Parasite Forecast

Issue: May

Weather report

Early to mid-March saw high levels of rainfall with storms Freya and Gareth bringing particularly wet and windy weather. Temperatures were mostly mild, with cold spells, sleet and snow further north. From March 18th conditions were generally mild, settled and dry.

The provisional UK mean temperature in March 2019 was 6.8 °C, 1.3 °C above the 1981-2010 long-term average. Regionally, above average temperatures were observed across all areas both in March and for the previous 3 months from January-March. Unlike most of the winter months, March also saw relatively high levels of rainfall, 140% of the long-term average. This was the case across all regions in March, although the longer-term 3 monthly average rainfall still shows below average rainfall for all regions except Northern Ireland, NW England and N Wales due to the relatively dry months of January and February.


Sheep Parasitic Gastroenteritis (PGE)
  1. Nematodirosis

Due to the unseasonably warm temperatures in February and March, this year’s NADIS Nematodirus forecast has predicted a very early hatch, with peak risk likely to have occurred across most of the country at this time. Similarly, the SCOPS Nematodirus forecast has been predicting increasing risk to “high” and “very high” in many locations throughout April.

Unlike most PGE-causing roundworms, Nematodirus battus infection passes directly from one season’s lamb crop to the next meaning pastures grazed by last season’s lambs should be considered high risk. Eggs survive on pasture over winter and develop the following spring in response to increasing temperatures. The resulting mass emergence or “peak hatch” period of infective stage larvae is what is predicted in the above forecasts. Risk of disease (nematodirosis) is generally greatest if peak hatch occurs at the same time lambs are starting to graze extensively, typically 6-12 weeks of age. Whilst the early predicted hatch this year is likely to have happened before many lambs are this age it is important to remember that in wet, cool conditions infective larvae can survive on pastures for several months. Consequently, “high risk” pastures may potentially remain a risk to grazing lambs into the summer.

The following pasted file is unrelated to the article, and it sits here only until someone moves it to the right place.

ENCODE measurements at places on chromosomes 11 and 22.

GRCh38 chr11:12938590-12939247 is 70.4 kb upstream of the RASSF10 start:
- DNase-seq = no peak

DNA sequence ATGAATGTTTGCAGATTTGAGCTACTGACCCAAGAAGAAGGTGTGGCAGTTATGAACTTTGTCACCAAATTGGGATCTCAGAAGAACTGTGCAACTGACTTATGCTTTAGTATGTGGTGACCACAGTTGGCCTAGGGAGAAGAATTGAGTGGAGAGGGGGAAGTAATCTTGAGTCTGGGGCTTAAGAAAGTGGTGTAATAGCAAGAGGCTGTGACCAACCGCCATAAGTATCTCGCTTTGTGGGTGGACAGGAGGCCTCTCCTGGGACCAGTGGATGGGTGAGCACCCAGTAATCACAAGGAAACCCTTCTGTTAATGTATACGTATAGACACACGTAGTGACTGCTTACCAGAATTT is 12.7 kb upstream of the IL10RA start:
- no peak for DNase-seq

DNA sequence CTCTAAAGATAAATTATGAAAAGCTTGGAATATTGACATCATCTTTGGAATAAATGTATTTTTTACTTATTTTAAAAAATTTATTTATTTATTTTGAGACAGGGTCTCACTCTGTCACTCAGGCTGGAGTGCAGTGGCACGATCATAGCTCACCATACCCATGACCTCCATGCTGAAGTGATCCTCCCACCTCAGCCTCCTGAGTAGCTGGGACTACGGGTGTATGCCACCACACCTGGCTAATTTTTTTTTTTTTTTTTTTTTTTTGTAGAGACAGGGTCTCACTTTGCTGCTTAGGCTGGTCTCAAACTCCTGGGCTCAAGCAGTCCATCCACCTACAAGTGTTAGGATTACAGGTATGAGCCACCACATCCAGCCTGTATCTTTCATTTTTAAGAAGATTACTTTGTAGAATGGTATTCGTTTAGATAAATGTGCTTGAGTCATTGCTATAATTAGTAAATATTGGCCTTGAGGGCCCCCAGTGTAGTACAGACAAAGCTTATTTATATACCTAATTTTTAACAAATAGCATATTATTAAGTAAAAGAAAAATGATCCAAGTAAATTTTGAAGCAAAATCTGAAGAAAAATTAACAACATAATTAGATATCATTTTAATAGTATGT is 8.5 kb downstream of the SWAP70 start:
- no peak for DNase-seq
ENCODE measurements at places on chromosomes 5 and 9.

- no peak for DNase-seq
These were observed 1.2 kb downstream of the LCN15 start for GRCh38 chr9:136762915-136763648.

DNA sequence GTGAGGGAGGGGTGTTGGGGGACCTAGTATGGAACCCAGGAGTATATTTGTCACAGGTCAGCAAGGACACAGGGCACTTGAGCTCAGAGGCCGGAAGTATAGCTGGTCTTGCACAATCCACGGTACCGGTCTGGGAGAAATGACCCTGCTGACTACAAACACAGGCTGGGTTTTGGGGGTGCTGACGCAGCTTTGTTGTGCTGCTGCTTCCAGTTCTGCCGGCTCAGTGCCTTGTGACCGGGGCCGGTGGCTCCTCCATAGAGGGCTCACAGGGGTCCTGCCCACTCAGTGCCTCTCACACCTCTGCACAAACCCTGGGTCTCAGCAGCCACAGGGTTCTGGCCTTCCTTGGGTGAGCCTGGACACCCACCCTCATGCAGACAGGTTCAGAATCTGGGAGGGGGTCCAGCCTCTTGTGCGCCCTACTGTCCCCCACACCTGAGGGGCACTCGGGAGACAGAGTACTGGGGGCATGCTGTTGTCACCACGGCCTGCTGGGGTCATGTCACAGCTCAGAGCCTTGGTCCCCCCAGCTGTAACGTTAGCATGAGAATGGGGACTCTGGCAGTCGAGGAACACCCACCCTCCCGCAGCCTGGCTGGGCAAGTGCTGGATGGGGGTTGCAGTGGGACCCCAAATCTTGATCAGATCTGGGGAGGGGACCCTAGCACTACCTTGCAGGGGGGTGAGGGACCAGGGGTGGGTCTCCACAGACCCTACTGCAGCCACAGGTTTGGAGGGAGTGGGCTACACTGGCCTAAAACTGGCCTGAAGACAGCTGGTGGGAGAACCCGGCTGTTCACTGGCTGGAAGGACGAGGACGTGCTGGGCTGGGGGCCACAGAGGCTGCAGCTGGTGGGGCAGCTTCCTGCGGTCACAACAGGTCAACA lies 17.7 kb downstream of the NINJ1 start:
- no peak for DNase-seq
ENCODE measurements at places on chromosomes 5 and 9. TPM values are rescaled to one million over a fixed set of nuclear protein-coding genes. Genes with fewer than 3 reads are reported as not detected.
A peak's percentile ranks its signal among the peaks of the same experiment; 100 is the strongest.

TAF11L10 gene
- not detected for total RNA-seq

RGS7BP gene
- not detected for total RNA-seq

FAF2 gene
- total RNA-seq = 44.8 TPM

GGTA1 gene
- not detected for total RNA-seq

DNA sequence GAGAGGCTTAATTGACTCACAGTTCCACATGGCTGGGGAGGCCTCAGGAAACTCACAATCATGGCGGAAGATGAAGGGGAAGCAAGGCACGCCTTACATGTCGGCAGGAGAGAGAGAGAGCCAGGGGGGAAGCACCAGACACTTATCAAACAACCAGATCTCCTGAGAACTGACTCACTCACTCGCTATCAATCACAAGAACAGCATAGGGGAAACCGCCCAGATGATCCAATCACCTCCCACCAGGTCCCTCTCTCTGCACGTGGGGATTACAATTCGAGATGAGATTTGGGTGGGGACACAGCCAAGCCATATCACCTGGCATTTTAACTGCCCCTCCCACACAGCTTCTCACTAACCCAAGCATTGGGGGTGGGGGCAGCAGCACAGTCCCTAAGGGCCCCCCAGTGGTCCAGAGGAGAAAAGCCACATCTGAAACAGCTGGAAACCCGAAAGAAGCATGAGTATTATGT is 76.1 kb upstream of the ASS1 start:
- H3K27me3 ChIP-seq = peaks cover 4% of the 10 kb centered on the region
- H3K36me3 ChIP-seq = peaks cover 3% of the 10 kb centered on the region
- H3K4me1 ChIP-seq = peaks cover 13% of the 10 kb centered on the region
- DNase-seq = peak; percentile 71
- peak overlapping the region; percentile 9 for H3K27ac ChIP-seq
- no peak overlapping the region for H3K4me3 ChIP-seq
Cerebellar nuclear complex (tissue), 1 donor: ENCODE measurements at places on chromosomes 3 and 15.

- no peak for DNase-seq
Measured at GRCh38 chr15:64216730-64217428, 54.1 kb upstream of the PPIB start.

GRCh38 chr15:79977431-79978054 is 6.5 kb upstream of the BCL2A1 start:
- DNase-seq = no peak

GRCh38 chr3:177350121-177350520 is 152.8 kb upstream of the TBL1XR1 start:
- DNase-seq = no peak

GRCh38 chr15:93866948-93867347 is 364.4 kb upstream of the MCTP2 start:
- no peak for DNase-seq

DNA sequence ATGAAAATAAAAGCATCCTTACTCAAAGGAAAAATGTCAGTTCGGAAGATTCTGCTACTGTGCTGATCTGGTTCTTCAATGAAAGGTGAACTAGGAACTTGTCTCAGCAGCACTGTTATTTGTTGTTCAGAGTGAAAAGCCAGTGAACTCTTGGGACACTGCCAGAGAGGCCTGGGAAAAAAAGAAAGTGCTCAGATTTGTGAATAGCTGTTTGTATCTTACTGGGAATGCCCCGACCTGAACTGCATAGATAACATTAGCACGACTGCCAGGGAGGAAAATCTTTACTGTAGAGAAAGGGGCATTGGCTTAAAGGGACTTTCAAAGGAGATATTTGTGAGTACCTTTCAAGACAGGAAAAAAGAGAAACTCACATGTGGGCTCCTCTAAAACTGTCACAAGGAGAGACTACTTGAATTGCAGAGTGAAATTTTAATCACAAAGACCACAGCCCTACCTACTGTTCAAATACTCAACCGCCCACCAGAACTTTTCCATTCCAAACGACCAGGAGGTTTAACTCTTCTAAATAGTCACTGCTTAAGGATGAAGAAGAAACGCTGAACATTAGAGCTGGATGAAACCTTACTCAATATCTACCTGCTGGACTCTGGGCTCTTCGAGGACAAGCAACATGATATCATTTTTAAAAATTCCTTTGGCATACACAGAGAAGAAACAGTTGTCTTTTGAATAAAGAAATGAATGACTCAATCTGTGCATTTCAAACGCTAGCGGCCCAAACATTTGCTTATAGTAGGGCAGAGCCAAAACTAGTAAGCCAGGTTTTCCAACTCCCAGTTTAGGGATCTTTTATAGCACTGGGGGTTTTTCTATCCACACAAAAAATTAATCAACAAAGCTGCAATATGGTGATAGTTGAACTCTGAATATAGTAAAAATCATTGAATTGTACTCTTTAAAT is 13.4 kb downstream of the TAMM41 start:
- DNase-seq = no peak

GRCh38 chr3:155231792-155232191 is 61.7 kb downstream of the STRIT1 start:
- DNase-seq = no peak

Advised actions include:

  • Consulting the SCOPS and NADIS forecasts for more information on Nematodirus risk in your area.
  • Identify high risk pastures and avoid grazing the current season’s lambs here during and following peak risk periods.
    • Where no safe grazing is available, prophylactic treatment with a group 1-BZ product may be advisable. For more information please speak to your vet or SQP.
  • Continue to monitor for signs of disease including sudden onset diarrhoea, dehydration and death. Affected animals normally present with heavily soiled back ends, lack of appetite and a profound thirst (Figure 1).
  • Where disease occurs, treatment with group 1-BZ is usually effective.
    • Ensure correct dosing by weight and administration using correctly calibrated drenching equipment.
    • While worm egg counts cannot be used to identify acute (sudden onset) battus infections, they can be used to confirm treatment efficacy if taken 7-10 days after the date of treatment.


Figure 1: Nematodirus battus infection can cause sudden onset, severe diarrhoea in first season lambs often with characteristic soiling around the back end. Soiled back ends are also a common site for blowfly strike

  1. Other PGE-causing roundworms

Infected ewes will show little or no obvious signs of disease, but can have very high worm egg counts around lambing time (referred to as the periparturient rise or “PPR”). Disease generally occurs in lambs later into the grazing season as pasture contamination accumulates.

Advised actions include:

  • Regular worm egg count testing to inform treatment.
  • Monitor for signs of disease, particularly anorexia, diarrhoea, dehydration, weight loss and death.
  • When treating PPR in adult ewes, SCOPS recommend avoiding blanket treatment to minimise risk of selecting for anthelmintic resistance.
    • As a rough guide, aim to leave at least 10-20% of the flock untreated.
    • Target treatment in animals with high worm egg counts (Figure 2), low body condition score, twin/triplet or first season ewes
    • If treating with ewes with a group 3-ML seek veterinary advice first: Long-acting worming products can pass on to lambs through milk, potentially leading to unwanted selection for anthelmintic resistance.
  • To reduce disease risk in lambs later into the grazing season avoid turn-out onto pastures grazed by last season’s lambs. These may still have relatively high infectivity due to presence of overwintered larvae.
    • These pastures will become useable later in the grazing season as overwintered larvae die off.
    • Where grazing is limited, reserve safe pastures (e.g. reseeded pastures or those grazed previously by cattle) for ewes with twin lambs.